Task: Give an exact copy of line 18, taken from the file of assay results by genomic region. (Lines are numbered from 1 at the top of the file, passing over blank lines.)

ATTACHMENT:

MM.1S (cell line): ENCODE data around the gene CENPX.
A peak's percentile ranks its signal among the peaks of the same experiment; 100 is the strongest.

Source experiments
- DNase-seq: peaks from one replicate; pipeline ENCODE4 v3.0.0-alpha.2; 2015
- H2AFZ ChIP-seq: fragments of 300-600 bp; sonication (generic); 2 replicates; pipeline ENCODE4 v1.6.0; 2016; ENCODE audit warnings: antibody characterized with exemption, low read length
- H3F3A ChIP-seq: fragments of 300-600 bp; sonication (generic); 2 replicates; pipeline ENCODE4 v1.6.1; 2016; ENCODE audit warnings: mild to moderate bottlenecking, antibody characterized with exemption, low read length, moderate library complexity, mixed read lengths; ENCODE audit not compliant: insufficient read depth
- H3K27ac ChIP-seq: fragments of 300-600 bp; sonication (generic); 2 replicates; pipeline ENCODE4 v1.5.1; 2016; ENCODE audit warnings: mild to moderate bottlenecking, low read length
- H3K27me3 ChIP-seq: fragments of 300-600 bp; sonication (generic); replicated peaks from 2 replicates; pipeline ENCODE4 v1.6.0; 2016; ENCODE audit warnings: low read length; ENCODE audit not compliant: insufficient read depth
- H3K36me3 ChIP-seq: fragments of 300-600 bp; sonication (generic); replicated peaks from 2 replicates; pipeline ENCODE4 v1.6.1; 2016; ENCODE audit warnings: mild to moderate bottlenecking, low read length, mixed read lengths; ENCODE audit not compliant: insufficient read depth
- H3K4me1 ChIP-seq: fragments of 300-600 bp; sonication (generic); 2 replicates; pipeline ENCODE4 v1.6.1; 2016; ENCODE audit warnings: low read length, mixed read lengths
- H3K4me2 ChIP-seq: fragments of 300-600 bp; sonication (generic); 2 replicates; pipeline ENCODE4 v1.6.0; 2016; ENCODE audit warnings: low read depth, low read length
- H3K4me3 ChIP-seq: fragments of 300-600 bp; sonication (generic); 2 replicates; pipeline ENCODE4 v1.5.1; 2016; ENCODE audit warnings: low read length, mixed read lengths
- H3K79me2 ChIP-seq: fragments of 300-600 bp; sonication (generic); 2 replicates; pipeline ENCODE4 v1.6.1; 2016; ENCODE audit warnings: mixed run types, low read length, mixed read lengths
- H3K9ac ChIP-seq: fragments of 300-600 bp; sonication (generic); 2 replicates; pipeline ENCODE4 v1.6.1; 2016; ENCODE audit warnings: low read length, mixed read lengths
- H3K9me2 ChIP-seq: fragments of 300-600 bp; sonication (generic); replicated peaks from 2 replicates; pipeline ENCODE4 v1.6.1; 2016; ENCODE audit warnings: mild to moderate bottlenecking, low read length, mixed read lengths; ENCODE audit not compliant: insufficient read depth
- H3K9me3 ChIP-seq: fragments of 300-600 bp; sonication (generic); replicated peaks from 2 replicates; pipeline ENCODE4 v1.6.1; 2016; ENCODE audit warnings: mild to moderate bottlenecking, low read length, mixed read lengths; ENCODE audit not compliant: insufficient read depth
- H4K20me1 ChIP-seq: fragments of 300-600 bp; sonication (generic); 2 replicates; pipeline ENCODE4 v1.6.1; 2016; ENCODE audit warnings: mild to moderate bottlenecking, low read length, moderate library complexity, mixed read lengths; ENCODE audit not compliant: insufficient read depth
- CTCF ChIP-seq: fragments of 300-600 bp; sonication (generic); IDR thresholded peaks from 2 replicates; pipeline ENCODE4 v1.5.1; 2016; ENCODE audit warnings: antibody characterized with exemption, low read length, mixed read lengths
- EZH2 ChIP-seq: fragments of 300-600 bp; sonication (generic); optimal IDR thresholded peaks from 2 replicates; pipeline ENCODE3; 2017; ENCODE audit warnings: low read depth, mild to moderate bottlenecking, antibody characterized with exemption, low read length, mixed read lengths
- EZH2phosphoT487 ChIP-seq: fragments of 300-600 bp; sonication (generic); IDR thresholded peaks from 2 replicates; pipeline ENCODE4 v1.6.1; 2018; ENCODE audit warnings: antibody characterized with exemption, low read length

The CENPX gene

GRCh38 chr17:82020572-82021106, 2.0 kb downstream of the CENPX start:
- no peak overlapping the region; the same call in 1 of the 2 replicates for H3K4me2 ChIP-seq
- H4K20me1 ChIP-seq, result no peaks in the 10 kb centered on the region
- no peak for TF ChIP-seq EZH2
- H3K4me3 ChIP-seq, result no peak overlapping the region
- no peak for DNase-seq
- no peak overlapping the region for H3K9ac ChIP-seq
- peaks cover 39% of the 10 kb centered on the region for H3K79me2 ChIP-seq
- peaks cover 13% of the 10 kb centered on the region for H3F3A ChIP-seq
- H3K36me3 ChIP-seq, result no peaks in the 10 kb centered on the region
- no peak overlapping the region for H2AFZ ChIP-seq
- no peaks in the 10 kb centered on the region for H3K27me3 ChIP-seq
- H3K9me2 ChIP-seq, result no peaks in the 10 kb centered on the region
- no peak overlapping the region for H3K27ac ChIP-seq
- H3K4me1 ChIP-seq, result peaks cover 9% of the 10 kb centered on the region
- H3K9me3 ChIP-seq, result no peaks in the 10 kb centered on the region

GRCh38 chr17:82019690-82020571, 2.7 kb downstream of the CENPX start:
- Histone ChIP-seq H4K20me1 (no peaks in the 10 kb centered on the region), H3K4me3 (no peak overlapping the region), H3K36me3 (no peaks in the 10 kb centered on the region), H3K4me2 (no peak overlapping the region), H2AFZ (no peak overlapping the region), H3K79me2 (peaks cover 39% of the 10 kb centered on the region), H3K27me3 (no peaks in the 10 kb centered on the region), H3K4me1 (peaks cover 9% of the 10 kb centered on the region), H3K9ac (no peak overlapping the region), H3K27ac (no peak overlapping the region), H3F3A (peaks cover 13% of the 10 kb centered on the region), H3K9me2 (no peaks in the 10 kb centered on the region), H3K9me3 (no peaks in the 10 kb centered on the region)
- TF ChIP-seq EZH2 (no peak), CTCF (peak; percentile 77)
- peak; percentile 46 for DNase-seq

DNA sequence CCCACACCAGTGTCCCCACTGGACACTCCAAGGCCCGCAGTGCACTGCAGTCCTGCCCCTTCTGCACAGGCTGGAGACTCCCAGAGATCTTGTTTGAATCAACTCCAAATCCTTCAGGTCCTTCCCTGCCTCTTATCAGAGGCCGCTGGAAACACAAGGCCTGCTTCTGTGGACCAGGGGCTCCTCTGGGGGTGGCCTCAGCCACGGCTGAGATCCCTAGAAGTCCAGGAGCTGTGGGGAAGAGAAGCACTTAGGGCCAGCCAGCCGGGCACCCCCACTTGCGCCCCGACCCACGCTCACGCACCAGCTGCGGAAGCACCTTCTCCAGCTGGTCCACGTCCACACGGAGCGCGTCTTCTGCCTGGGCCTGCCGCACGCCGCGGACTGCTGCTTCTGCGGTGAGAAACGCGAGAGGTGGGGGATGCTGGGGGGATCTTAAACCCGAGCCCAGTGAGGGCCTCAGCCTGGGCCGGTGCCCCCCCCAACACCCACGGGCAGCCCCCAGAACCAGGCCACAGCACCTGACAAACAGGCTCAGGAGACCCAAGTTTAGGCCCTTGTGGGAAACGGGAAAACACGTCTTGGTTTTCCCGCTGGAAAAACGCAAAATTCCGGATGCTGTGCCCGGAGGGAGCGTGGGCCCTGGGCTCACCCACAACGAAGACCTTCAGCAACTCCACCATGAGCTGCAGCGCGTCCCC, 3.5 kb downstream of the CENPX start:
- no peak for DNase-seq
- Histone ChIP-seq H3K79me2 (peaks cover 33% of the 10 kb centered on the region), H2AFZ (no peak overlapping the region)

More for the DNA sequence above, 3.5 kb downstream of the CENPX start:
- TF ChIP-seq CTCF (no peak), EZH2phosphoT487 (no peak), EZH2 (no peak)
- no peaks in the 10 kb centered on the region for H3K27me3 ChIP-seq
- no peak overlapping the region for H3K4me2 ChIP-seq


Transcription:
- CTCF ChIP-seq: fragments of 300-600 bp; sonication (generic); IDR thresholded peaks from 2 replicates; pipeline ENCODE4 v1.5.1; 2016; ENCODE audit warnings: antibody characterized with exemption, low read length, mixed read lengths